Meet Rios Montt: The First Head of State in the Americas to Stand Trial for Genocide
Brigadier General José Efraín Ríos Montt at the first press conference following his 1982 coup.
Photo Credit: Jean-Marie Simon/Wikimedia Commons
Stay up to date with the latest headlines via email.
In a remarkable development from the Americas, former Guatemalan president José Efraín Ríos Montt was ordered to stand trial for genocide and crimes against humanity carried out during his seventeen month dictatorship between 1982 and 1983. Rios Montt is the first former head of state in the Americas to stand trial for genocide in a national court. While he has not yet been convicted of anything, Monday's legal outcome is a victory for his victims, domestic and international human rights organisations, and the Guatemalan people.
During Guatemala's thirty-six year conflict between 1960 and 1996, over 200,000 Guatemalans were killed and another 45,000 disappeared at the hands of the state's security forces. Over one-hundred thousand are believed to have perished during the scorched earth campaign carried out in the early 1980s when Rios Montt and, prior to him, Romeo Lucas García served as de facto heads of state.
Rios Montt lost his immunity which he had held as a sitting member of congress last January. Shortly afterwards, he was arrested. At the time, I had hoped that he simply would have stood before the court and accepted responsibility for the violence that he ordered thirty years ago. If he believed what he ordered was necessary to save the country from the threat posed by the leftist Guatemalan National Revolutionary Unit, he should have said so. In no way would that excuse him for the crimes that he committed.
Instead, he and his lawyers presented 75 legal challenges to have the charges dismissed. His defence lawyer Danilo Rodriguez, ironically enough a former guerrilla of twenty-two years, and others speaking for the general argued, at various points, that Rios Montt was unaware of what was going on in the Ixil Triangle, was not really in control of what his subordinates were doing, could not be prosecuted because of an amnesty law, he was not physically thereso he could not be responsible, and the killings took place in the heat of battle. In effect, Rios Montt has done everything possible to avoid responsibility.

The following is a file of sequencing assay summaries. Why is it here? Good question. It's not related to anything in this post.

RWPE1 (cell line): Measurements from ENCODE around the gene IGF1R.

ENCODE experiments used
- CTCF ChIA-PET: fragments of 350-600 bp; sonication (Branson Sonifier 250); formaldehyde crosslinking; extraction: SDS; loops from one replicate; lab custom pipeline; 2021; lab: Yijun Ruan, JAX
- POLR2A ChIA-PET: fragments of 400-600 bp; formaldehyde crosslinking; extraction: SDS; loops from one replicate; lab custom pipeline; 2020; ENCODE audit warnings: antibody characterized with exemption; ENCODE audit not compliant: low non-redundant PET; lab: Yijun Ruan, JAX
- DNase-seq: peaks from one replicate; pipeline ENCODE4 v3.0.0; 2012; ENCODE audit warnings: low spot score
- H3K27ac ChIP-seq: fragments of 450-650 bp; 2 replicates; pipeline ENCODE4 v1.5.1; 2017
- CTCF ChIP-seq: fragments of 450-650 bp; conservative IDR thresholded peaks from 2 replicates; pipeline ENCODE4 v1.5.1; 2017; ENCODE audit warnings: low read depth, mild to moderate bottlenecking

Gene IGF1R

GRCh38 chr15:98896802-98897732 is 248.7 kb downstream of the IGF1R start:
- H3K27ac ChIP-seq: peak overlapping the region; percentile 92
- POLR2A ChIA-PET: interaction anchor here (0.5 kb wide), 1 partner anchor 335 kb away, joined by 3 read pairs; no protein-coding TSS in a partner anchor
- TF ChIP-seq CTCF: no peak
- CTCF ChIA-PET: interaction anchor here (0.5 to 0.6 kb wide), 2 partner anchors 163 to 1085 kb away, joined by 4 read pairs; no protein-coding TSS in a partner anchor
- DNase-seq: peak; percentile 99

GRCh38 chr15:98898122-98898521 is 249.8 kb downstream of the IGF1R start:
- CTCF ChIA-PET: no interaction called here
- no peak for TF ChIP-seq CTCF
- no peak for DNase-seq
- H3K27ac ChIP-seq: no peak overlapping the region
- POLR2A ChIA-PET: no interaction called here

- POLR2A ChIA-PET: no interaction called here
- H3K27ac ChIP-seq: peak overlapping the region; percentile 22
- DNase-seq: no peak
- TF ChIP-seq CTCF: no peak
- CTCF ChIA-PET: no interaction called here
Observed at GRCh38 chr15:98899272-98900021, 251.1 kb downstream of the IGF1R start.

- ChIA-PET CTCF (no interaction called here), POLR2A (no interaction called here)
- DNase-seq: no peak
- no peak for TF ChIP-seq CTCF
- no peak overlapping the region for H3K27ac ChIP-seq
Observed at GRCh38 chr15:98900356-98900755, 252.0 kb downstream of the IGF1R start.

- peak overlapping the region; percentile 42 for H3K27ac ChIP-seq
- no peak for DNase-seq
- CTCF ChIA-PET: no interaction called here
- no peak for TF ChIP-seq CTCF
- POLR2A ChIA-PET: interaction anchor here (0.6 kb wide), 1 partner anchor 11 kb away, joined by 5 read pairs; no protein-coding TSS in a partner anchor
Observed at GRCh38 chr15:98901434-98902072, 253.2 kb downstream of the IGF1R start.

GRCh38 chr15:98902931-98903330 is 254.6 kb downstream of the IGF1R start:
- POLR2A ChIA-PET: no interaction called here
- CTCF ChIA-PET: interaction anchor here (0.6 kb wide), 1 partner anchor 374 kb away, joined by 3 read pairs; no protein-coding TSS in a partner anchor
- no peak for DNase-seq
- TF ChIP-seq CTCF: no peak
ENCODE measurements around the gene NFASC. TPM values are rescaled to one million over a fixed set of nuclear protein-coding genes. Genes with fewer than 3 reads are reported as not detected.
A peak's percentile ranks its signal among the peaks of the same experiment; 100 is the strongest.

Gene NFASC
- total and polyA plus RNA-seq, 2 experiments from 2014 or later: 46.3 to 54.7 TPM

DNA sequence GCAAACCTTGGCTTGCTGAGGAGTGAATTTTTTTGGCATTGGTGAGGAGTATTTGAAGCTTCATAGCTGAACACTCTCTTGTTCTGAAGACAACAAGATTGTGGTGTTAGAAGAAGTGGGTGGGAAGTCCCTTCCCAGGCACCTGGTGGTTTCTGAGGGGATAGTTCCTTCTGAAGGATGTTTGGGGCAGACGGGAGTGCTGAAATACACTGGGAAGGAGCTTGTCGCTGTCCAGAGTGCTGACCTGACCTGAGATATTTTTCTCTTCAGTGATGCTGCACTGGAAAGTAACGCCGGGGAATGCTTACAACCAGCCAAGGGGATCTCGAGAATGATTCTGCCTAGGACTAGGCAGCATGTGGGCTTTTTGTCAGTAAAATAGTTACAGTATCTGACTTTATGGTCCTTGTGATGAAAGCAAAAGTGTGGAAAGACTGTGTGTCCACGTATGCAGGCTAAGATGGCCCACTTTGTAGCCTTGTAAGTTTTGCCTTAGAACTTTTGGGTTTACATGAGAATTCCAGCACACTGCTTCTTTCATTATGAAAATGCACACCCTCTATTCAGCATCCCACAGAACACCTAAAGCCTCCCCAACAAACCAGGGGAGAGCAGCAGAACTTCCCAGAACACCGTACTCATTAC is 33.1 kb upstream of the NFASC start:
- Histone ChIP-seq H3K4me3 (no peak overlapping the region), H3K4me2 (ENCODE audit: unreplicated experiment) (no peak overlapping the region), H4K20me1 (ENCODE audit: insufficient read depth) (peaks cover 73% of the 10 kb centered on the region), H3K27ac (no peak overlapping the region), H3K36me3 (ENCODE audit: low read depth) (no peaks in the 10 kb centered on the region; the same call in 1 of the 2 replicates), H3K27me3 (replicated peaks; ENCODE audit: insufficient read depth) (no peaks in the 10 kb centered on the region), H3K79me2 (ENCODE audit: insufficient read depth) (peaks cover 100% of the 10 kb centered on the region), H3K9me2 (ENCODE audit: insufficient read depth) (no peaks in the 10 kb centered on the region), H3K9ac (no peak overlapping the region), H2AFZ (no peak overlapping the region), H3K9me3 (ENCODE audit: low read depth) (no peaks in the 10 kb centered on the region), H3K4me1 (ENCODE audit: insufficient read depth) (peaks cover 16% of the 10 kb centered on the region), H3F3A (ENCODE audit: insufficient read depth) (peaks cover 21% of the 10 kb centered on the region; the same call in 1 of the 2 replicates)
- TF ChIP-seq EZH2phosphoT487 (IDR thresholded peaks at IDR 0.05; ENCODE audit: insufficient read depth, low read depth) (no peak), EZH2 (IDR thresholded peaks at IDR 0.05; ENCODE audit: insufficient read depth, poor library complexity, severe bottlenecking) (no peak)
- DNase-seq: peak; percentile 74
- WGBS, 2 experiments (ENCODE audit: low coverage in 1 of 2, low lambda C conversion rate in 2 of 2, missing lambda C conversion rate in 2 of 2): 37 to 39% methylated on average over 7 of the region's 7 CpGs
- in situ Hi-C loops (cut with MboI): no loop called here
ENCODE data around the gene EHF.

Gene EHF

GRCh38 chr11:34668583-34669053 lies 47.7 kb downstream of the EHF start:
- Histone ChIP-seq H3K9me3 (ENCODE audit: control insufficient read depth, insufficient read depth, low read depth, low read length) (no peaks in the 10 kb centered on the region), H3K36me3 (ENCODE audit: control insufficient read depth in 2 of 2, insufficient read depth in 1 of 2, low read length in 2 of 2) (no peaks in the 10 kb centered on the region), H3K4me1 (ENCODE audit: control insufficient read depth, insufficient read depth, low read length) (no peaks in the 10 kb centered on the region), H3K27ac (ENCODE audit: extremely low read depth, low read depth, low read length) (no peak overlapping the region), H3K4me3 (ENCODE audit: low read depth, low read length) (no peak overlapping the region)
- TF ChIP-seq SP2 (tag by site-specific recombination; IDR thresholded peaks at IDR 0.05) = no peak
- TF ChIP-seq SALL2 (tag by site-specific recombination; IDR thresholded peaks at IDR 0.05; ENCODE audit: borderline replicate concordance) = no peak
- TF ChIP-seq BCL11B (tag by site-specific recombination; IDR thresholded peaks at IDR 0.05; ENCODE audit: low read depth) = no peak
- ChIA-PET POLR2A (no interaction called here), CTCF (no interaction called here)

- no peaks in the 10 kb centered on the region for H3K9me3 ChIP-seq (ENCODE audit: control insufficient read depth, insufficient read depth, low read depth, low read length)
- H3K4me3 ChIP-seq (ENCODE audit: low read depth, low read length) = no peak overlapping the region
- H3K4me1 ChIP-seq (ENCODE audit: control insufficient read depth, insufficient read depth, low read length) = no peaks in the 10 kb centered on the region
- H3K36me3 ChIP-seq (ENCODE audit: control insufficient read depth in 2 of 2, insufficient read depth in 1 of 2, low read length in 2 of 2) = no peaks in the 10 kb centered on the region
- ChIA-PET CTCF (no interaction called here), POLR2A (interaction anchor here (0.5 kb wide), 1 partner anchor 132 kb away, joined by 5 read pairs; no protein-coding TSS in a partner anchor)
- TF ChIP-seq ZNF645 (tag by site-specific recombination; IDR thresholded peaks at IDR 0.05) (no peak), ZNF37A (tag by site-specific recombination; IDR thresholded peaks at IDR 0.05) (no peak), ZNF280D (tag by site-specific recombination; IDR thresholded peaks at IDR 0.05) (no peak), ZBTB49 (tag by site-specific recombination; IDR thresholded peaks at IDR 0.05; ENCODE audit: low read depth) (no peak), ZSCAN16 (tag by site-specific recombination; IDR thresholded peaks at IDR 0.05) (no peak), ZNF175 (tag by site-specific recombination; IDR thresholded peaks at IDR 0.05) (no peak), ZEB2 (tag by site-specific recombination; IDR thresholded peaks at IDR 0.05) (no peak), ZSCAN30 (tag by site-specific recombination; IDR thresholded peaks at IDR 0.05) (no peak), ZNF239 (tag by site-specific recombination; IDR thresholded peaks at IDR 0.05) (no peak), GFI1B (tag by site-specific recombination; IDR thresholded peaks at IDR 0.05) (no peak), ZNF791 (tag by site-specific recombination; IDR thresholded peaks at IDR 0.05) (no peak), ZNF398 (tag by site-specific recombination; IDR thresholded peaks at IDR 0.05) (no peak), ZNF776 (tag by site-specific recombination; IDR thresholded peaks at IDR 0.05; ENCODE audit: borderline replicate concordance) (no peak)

Evidence of atrocities
Following three days of testimony, Judge Miguel Angel Galvez ruled that there was sufficient evidence to try Rios Montt on charges of genocide and crimes against humanity for ordering fifteen massacres involving the killing of 1,771 indigenous Ixiles in the department of Quiché between March 1982 and August 1983. The judgelistened to witness testimony, historical, military and psychological reports, forensic reports from numerous exhumations, military plans, ballistic evidence, and death certificates. During these massacres, women and young girls were raped and killed. Young children and elders were executed. Men, women, and children were tortured. After having their homes and crops burned to the ground, twenty-nine thousand Ixil survivors then fled to the mountains where they were then harassed and persecuted by the Guatemalan armed forces while living in " subhuman conditions". In addition to Rios Montt, the court found sufficient evidence to send former Director of Military Intelligence José Mauricio Rodríguez Sánchez to trial for having been an intellectual author of Plan Victoria 82, Plan Sofia and Plan Firmeza 83 authorising attacks against the civilian population.
While they do not appear to have been close during or after the war, Guatemala's current President Otto Pérez Molina served as a regional commander in the Ixil region during the period that the massacres took place. In the past, the president has denied that any massacres took place during the conflict at the hands of the government's security forces. However, President Molina has remained quiet during the current hearings and has conveniently been out of the country attending the World Economic Forum in Davos, Switzerland where he is promoting an alternative to the current war on drugs.